Interview with Rosemary Dolata, LHB
This week's local activist architect is Rosemary Dolata, an architect with LHB, Inc. in Minneapolis. Rosie has been active with the AIA's Search for Shelter charrette and is also very involved in her local neighborhood organization. Here are her responses to our interview:
Activist Architect: Please describe the type of activism you participate in.
Rosemary Dolata: My “activism” primarily focuses on the issues of affordable housing and homelessness, and sustainable design. Two places where my passion has found a home are the Kingfield Neighborhood of Minneapolis and the A.I.A. (American Institute of Architects) Minnesota Housing Advocacy Committee.
In my Minneapolis neighborhood, I have been very instrumental in guiding redevelopment policy. As a neighborhood organization, we have implemented a “Kingfield Neighborhood Affordable Housing Statement” and “Kingfield Neighborhood Design & Development Guidelines.” These tools, combined with a proactive redevelopment committee and supportive board of directors, have allowed us to develop positive relationships with developers, resulting in new housing opportunities within the neighborhood.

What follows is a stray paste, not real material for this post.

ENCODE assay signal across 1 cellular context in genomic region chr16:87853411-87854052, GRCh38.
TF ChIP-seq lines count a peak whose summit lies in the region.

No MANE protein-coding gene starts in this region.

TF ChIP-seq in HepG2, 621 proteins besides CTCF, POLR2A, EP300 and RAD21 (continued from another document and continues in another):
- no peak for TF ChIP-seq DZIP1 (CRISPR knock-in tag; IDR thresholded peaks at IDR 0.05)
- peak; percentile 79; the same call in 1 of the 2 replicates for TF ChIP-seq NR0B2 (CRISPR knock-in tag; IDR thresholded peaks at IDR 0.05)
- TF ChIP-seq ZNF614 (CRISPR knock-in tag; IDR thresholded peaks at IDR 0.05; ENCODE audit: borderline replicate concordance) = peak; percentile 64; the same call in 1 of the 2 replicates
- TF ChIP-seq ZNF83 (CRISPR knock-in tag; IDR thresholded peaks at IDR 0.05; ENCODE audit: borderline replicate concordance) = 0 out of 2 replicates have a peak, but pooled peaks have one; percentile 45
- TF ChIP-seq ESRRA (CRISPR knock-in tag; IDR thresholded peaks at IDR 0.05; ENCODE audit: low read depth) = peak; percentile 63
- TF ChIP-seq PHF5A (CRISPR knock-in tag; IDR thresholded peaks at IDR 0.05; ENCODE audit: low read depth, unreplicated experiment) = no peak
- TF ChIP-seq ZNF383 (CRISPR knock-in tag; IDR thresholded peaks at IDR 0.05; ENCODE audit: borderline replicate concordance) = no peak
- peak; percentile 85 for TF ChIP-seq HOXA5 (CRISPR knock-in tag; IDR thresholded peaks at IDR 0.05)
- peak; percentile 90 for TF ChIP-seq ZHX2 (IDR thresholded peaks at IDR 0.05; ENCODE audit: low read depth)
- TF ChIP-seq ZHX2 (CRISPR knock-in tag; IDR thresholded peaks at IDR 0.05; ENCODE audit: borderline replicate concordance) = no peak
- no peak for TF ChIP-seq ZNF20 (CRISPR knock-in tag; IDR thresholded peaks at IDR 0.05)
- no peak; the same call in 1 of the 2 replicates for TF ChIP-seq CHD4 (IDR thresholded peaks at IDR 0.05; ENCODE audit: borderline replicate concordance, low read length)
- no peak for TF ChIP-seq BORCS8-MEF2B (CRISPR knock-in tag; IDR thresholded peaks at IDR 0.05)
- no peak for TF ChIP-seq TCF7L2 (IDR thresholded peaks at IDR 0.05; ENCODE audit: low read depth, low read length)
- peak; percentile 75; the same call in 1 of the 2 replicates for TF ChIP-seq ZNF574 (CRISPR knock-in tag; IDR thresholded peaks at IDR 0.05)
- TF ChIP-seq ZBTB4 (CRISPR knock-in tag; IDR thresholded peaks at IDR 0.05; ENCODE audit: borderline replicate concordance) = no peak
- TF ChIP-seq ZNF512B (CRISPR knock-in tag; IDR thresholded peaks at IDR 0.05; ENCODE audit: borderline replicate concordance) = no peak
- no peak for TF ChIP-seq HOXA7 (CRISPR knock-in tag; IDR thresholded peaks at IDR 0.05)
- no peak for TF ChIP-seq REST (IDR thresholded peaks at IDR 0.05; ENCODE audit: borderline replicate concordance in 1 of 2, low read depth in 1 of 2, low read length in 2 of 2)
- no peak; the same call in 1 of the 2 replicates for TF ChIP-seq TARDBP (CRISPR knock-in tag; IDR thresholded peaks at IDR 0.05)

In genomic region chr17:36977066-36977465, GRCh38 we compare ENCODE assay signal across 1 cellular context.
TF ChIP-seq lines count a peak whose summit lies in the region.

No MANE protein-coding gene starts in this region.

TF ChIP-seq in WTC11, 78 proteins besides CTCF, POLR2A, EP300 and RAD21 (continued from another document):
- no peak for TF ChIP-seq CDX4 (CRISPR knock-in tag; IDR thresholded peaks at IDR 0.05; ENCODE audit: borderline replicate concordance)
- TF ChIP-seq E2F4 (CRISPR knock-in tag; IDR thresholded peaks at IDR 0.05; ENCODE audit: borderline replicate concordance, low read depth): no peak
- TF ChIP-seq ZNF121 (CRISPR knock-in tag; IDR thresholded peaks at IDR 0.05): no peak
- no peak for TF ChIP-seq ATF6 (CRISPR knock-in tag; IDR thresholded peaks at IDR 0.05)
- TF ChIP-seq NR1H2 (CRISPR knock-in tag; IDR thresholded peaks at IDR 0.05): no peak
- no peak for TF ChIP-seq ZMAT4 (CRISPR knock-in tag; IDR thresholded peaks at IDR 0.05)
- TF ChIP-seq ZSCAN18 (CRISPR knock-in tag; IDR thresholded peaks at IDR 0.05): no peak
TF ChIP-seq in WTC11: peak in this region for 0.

As a member of the Housing Advocacy Committee, I have helped to facilitate 15 Search for Shelter Design Charrettes. These charrettes connect volunteer design professionals and students with agencies serving poor and homeless people. The pro bono designs created over the span of a weekend allow these agencies to better serve their clients and envision new facilities and homes.
AA: When did you get involved with this activity? What inspired you to participate?
RD: A bit of serendipity led me to the Kingfield Neighborhood Association. In 2001 an individual approached the A.I.A. Minnesota Volunteer Clearinghouse seeking assistance in evaluating a vacant nursing home as the potential site for a residence intended to help transition young people from foster care to independent adulthood. My role was supposed to be to find a volunteer. But looking at the project I saw myself. My architectural thesis project had been creating housing for homeless youth. I lived in the same neighborhood as the proposed site. And, at work I was beginning a project reclaiming a vacant nursing home for affordable housing.
After visiting the facility, I attended my first neighborhood meeting with the visionary foster mother leading the project. At that meeting, I learned about a proposal to raze two single family homes in order to make space for a parking lot. I raised my hand and asked the property owners to please consider relocating, rather than land-filling, the houses. I offered to make some phones calls. And, thus it began. Before I knew it, I was part of an affordable housing group and a member of the redevelopment committee. In 2003, I was elected to the board of directors. When the office came open mid-year, I was selected to be the vice president.